I chose to photograph tulips due to my passion for growing them and therefore their availability at the time I took the photographs. So many indeed (nearly 800) that I have left them to rest awhile before proceeding. As I took the photographs I had no clear idea about where the exercise would take me, therefore having the Handbook definition more at the front of my mind than the of the Tate.
The first part of the exercise asks for a formal definition and description of a flower. Flowers are plant structures involved in sexual reproduction. Tulips are a form of angiosperm flower, a complete or perfect flower that is bisexual, having both androececium or male parts – stamens, and female parts known as gynoececium – stigma, style and ovary. In addition there are sepals and petals that are decorative only, but important in attracting insects that act as pollinators, facilitating the reproductive process and the continuation of the genus over time. A www search for ‘flower diagram’ reveals a plethora of examples of the reproductive system of a flower. The diagram below provides an illustration of the form of an angiosperm flower (codyolserbiology.weebly.co: accessed 10.06.18)
Tulips form a genus or perennial herbivorous bulbiferous geophytes (that store food, and allow year on year repeat flowering of the same colour and shape as the original flower). Tulips may also be grown from seed by allowing the seed pod of a tulip that has finished flowering to dry out and undergo a period of cold prior to extracting the seed and sowing. The germination of the seed and growth of the young plant takes several years to mature to the point that it is able to produce a flower that may bear no resemblance to the parent. This factual, biological description of the tulip fails to reach the visual, symbolic and metaphorical connotations developed by artists and fine art photographers .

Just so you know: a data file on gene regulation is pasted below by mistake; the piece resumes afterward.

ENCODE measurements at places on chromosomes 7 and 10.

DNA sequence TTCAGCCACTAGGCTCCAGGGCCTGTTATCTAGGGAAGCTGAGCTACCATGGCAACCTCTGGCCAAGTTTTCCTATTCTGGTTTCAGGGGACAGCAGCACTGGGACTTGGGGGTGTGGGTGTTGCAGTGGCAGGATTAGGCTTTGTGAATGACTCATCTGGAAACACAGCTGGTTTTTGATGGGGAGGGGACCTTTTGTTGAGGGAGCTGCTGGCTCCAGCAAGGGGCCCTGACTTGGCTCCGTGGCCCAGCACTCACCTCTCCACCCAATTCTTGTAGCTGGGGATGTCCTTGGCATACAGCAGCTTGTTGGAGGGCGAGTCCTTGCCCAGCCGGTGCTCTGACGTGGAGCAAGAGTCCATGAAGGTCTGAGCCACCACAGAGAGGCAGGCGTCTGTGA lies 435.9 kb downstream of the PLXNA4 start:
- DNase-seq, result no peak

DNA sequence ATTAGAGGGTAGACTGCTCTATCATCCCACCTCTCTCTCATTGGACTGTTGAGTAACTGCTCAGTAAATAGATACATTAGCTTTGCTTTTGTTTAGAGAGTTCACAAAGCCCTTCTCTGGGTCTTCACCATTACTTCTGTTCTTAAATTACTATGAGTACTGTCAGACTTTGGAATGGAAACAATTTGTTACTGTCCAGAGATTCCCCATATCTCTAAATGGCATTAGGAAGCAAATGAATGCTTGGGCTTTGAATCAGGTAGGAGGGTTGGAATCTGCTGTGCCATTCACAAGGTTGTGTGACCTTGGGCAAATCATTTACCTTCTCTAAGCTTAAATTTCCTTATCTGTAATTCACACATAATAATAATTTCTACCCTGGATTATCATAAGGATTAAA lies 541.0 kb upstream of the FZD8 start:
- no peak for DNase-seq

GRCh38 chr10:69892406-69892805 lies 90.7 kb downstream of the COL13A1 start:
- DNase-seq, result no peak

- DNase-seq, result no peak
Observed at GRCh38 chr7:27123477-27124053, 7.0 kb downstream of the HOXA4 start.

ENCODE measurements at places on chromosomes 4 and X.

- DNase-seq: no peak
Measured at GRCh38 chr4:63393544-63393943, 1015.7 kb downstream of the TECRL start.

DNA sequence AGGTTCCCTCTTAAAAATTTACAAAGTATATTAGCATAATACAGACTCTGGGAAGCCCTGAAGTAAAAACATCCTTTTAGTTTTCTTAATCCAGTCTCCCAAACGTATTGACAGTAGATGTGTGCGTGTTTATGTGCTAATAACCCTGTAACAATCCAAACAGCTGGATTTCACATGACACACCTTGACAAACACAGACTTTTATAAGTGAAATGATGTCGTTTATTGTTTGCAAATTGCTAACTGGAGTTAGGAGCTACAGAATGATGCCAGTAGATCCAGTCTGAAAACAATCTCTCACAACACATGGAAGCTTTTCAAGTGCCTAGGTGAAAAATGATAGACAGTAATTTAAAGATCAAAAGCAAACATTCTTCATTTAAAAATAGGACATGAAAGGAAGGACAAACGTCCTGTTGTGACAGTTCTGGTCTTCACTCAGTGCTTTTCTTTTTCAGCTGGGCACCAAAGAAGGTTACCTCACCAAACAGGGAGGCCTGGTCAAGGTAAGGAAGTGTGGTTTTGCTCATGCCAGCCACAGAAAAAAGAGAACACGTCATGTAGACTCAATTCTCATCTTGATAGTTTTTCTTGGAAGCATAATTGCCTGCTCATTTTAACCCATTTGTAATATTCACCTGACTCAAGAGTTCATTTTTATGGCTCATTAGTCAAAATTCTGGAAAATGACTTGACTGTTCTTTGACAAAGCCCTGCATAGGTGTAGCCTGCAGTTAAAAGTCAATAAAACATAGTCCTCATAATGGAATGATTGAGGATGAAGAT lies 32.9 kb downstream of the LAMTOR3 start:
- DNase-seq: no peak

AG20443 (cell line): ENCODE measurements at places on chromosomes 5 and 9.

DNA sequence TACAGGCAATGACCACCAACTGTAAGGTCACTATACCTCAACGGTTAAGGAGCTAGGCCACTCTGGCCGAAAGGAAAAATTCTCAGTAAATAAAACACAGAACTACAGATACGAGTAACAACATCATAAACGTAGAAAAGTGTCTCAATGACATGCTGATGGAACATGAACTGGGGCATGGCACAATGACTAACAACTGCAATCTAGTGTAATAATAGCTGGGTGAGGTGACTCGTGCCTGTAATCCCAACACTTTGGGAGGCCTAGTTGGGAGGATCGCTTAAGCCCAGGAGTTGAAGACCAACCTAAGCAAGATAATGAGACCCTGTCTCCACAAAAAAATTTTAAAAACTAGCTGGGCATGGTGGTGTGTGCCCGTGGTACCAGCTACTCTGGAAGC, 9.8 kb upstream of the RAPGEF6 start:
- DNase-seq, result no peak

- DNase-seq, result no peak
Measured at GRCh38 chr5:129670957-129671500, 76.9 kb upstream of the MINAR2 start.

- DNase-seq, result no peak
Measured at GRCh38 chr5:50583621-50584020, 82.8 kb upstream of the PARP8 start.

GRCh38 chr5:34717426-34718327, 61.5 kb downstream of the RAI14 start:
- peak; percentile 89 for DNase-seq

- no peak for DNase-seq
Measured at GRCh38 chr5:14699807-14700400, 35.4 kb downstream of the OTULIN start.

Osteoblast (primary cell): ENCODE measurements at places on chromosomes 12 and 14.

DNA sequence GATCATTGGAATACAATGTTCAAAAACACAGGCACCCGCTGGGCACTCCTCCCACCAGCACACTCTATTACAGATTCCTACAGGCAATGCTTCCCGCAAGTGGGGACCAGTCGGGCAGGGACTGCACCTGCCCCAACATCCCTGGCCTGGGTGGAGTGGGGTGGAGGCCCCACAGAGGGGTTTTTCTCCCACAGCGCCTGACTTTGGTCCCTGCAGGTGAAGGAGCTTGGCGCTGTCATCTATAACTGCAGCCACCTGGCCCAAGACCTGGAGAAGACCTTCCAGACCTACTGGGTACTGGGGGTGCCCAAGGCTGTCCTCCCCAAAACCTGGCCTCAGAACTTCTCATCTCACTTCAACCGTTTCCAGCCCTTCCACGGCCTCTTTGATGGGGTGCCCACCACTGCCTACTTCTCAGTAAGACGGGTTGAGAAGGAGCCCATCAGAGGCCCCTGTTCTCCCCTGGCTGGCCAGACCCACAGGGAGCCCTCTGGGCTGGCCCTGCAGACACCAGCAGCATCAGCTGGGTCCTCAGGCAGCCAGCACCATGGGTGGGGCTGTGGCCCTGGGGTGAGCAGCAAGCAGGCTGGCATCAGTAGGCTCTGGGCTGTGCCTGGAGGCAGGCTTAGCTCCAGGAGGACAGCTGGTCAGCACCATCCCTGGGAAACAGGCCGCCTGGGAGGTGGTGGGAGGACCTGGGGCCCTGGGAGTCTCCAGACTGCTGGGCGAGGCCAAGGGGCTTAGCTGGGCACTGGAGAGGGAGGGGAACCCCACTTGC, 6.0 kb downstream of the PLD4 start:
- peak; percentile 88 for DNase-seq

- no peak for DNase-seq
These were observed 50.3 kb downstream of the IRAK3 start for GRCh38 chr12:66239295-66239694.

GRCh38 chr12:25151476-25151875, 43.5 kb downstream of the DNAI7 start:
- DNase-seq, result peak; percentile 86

Thewordtulip,likethecultivatedtulipplantitself,hasitsorigins in theMiddleEast.Thetulipfigures frequently in Persianverse,whereitsredcolorevokestheblood of martyrsandthefire of love,and in Turkey,tulips areassociatedwiththedelicaterefinementandluxurythatcharacterizedtheOttomanEmpire at theheight of itspower. (www.thefreedictionary.com). Tulips are associated with spring and love, and formed the subject of two centuries of the genre of Dutch flower painting that is said to have commenced with Jan Breughel the Elder in the early 17th Century (bbc.com 2016).
Following the rise and decline of a tulip flower illustrates the function of an angiosperm flower as it forms and reforms in a constant cycle of renewal and regeneration. I set out to photograph this event using the specific guidance for the exercise without knowing exactly where it would lead.
A macro photograph of the tulip in vibrant full bloom shot against a neutral background.
I chose two, the first whilst in a vase, the second in the garden.
TULIP IN FLOWER
A photographic record of the sequence of pulling apart the tulip.
I have photographed the natural and beautiful process of decline in the garden for this part of the exercise.
TULIP IN DECLINE
Together with a photographs of the gradual petal fall of tulips in a jar in the house.
Another perspective is achieved by photographing fallen tulip petals in water.
TULIP FALL IN WATER
An example of other subjects in the same form and colours of the tulip.
I selected favourite knitted silk scarves with some of the multicolours of tulips together with two tulip shaped wine glasses. The colour blue features here. I have yet to grow a blue tulip, but they exist, so here we have aspiration for next spring.
THE COLOURS OF TULIPS
Individual images of each part of the tulip whilst vibrant and in decline against a white or black background.
I experimented on a number occasions with a number of tulips in both wet and dry weather for this part of the exercise. I wanted to use the exercise to develop my macro photography skills using a white and black background. I used a number of different tulips and of different colours. Over a period of days I took over 700 photographs and then left them, returning after a month or more to edit down to the following contact sheets:
Printing the photographs as small prints and arranging them in a grid or pattern with the dictionary definition. Then to photograph this arrangement.
I have prepared the small size prints and await their arrival. A second post will complete this part of the project and will include exploration of other artistic and photographic works together with reflection on the project as a whole.